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To Your Health

Lynda Keever | 2/1/2005
As many of you know from your personal experiences with health insurance, hospitals or prescriptions, expenditures for healthcare just keep going up. Industry analysts report that healthcare spending in the United States is growing faster than the gross domestic product and is projected to account for 17.7% of the GDP by 2012; that's up from 14.1% in 2001. For 2004, healthcare expenditures will top $1.7 trillion.

While most of the dollars spent on healthcare in the United States are for the direct care of medical conditions, only a very small portion is targeted on preventing those conditions.

The "Prevention Makes Common Cents" report from the U.S. Department of Health and Human Services points out that for many Americans, individual behavior and lifestyle choices are more likely to influence the development and course of chronic conditions such as diabetes, obesity, cardiovascular disease and asthma than are high-tech, complex and costly medical procedures and treatments.

Fortunately, more public and private programs are being designed to promote healthy habits and practices. Employers, too, have become increasingly aware that obesity, lack of physical activity and tobacco use have a major impact not only on the health and productivity of their employees, but also on the financial "health" of their businesses.

We began a new monthly column in January to focus on the health issues of most concern to Florida Trend readers. The first topic we covered in "Executive Health" was obesity, and I suspect that some new year's resolutions were made after readers checked their body mass using the tips provided in that column. Pardon the pun, but obesity is a huge problem in Florida.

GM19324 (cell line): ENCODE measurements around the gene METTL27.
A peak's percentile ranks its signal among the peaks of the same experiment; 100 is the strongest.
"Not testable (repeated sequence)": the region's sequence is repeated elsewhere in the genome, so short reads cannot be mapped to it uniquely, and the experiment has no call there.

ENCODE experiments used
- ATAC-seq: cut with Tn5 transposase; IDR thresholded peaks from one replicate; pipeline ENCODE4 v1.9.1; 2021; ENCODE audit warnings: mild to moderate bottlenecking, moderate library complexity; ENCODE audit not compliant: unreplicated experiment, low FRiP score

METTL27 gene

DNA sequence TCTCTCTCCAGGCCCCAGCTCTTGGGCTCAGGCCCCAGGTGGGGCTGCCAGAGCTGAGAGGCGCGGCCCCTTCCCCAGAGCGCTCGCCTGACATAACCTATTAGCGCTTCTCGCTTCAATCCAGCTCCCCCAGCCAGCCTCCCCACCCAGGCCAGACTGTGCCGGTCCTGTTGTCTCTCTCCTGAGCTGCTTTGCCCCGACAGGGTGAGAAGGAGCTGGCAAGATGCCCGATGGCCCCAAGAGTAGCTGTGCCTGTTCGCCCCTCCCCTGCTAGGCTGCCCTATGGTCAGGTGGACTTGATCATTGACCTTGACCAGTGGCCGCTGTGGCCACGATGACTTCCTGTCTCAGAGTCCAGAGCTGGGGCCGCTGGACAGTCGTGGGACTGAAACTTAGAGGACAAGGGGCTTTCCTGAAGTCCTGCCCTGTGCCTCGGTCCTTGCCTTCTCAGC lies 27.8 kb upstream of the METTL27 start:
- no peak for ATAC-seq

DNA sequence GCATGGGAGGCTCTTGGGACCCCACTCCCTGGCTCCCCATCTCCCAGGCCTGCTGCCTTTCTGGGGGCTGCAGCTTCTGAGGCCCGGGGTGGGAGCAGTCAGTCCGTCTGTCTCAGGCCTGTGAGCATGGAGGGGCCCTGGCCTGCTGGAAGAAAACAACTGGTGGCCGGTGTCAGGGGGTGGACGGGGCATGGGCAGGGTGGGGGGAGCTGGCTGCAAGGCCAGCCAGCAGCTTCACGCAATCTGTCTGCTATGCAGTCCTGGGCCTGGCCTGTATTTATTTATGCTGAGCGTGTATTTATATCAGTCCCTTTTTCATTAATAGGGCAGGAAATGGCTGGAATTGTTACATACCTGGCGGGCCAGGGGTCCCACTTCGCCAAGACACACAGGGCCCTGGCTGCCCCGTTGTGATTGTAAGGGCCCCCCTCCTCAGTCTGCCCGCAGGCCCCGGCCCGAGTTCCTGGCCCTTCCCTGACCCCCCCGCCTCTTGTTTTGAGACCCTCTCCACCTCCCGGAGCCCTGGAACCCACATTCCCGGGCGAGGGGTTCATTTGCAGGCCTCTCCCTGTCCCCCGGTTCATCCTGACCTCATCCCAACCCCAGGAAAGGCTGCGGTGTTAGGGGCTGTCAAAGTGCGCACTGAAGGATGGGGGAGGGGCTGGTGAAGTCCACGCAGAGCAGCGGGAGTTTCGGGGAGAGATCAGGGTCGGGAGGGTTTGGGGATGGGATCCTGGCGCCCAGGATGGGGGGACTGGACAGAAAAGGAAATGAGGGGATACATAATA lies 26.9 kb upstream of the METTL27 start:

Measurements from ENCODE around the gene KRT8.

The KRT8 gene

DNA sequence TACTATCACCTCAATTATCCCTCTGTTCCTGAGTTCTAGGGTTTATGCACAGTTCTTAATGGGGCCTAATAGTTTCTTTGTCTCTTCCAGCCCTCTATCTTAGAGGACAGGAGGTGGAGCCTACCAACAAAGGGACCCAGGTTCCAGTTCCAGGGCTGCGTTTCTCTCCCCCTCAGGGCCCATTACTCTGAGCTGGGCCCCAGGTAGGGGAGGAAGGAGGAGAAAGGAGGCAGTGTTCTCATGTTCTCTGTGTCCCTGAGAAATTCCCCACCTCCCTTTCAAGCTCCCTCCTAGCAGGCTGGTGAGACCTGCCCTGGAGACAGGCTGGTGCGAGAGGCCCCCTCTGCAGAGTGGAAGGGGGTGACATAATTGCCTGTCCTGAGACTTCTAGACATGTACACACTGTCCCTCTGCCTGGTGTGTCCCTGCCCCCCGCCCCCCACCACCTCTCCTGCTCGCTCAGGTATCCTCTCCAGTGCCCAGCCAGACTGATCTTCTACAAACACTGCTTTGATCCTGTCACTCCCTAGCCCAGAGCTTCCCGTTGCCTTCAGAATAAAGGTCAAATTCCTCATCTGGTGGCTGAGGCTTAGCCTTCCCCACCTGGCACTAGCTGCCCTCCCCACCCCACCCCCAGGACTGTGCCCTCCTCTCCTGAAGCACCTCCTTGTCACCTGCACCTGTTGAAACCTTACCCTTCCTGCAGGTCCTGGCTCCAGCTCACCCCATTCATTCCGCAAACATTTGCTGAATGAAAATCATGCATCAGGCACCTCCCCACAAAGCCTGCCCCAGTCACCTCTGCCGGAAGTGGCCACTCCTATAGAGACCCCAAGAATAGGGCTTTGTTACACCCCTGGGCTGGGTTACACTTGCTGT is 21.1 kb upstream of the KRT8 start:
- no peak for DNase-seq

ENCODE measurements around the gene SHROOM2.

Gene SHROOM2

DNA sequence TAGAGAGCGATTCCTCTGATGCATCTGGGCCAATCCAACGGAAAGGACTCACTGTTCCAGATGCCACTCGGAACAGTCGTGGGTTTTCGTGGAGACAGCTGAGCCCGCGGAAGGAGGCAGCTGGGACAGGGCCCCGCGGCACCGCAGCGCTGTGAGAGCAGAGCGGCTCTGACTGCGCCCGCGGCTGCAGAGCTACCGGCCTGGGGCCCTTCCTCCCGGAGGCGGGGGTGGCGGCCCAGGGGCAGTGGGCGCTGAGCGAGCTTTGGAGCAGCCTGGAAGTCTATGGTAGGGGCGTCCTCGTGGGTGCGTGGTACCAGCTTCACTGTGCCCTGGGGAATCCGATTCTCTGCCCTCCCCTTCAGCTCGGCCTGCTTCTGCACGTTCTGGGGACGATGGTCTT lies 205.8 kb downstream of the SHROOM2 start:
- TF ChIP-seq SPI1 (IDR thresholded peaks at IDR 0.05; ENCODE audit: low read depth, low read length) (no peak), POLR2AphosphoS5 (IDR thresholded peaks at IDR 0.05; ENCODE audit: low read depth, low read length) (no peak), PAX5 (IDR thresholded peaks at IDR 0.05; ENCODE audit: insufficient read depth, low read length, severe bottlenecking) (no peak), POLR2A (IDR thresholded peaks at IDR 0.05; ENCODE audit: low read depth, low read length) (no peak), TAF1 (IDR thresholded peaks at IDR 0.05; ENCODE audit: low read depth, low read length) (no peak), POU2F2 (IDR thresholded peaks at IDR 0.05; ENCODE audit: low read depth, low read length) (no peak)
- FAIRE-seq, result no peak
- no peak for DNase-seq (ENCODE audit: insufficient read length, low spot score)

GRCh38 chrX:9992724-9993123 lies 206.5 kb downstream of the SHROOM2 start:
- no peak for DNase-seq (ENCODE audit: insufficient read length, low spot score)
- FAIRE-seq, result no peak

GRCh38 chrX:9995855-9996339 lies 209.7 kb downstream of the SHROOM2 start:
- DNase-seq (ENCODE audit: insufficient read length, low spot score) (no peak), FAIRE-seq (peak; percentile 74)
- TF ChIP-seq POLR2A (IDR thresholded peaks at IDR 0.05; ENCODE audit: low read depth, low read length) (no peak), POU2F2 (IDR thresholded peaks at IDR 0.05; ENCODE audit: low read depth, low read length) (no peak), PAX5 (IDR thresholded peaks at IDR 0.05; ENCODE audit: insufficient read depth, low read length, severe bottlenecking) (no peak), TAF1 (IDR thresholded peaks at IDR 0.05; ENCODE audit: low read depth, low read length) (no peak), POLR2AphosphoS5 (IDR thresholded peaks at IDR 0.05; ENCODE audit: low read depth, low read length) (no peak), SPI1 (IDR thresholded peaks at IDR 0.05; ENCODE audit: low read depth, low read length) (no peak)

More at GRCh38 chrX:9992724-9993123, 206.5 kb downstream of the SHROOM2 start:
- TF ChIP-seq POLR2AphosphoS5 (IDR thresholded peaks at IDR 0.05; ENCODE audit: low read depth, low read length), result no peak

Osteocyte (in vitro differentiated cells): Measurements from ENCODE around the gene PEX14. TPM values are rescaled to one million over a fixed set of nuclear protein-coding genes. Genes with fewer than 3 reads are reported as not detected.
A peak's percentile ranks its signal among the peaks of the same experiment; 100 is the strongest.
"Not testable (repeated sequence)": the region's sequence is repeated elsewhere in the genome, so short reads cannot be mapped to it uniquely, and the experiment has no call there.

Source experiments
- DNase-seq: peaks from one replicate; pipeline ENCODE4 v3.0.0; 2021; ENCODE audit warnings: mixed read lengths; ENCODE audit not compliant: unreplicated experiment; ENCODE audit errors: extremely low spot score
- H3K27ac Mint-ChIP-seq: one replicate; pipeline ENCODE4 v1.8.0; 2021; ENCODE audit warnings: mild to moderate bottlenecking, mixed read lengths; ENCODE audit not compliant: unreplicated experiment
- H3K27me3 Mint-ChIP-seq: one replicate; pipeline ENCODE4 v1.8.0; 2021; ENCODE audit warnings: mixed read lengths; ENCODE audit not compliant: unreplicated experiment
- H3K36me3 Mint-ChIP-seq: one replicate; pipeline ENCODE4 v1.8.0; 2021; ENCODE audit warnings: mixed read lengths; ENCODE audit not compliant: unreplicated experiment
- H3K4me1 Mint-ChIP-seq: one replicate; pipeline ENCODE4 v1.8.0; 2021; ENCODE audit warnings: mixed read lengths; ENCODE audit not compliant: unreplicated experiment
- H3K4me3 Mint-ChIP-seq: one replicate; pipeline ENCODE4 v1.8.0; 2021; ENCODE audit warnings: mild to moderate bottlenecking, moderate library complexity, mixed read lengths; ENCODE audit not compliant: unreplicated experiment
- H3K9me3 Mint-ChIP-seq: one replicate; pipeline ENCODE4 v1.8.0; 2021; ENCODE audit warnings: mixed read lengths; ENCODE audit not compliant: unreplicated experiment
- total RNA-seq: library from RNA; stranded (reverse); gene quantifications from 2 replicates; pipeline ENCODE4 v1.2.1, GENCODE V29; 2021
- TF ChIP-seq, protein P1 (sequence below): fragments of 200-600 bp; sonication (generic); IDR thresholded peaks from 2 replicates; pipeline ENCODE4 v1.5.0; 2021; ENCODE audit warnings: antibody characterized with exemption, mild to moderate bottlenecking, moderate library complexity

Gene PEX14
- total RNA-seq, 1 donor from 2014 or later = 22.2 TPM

Florida Secretary of Health John O. Agwunobi, M.D., M.B.A., M.P.H., will hold the third in a four-part series of Obesity Summits on Feb. 16 in Jacksonville to focus on best practices and potential solutions to the obesity epidemic.

Dr. Agwunobi actively leads the call for a healthier Florida, advocating for improved nutrition and exercise: "More and more companies are recognizing the great impacts of leaders embracing and fostering healthy lifestyle behaviors. By cultivating healthy nutrition and physical activities, companies have seen reductions in employee absences, improvements in morale and overall job performance. Executives can only benefit from their leadership in this health movement."

This month "Executive Health" focuses on heart health, and although it is only the second column in this series, "Executive Health" editor Diane Sears says that the column is really generating interest. "Either we're reaching an age, or our parents are reaching an age, where we're all dealing with a health issue. Health is right in the forefront of people's lives and on their minds, and our readers are hungry for information wherever they can get it," Diane says.

As we do with every topic we cover in Florida Trend, our "Executive Health" column promises to be different from other sources of information. Diane says, "It's more about taking that extra step and being proactive about your own health care."

Diane has lined up important topics such as breast and prostate cancer, stress management and long-term health insurance to cover throughout 2005. (See the full list in our editorial calendar.) We hope that this series will encourage you to be more proactive about your health, just as you are about the health of your business. Our greatest reward would be to hear that someone got tested or became aware of a health issue as a result of reading "Executive Health" in Florida Trend.

Lynda Keever can be reached by e-mail at

Tags: Publisher's column, Around Florida, Healthcare

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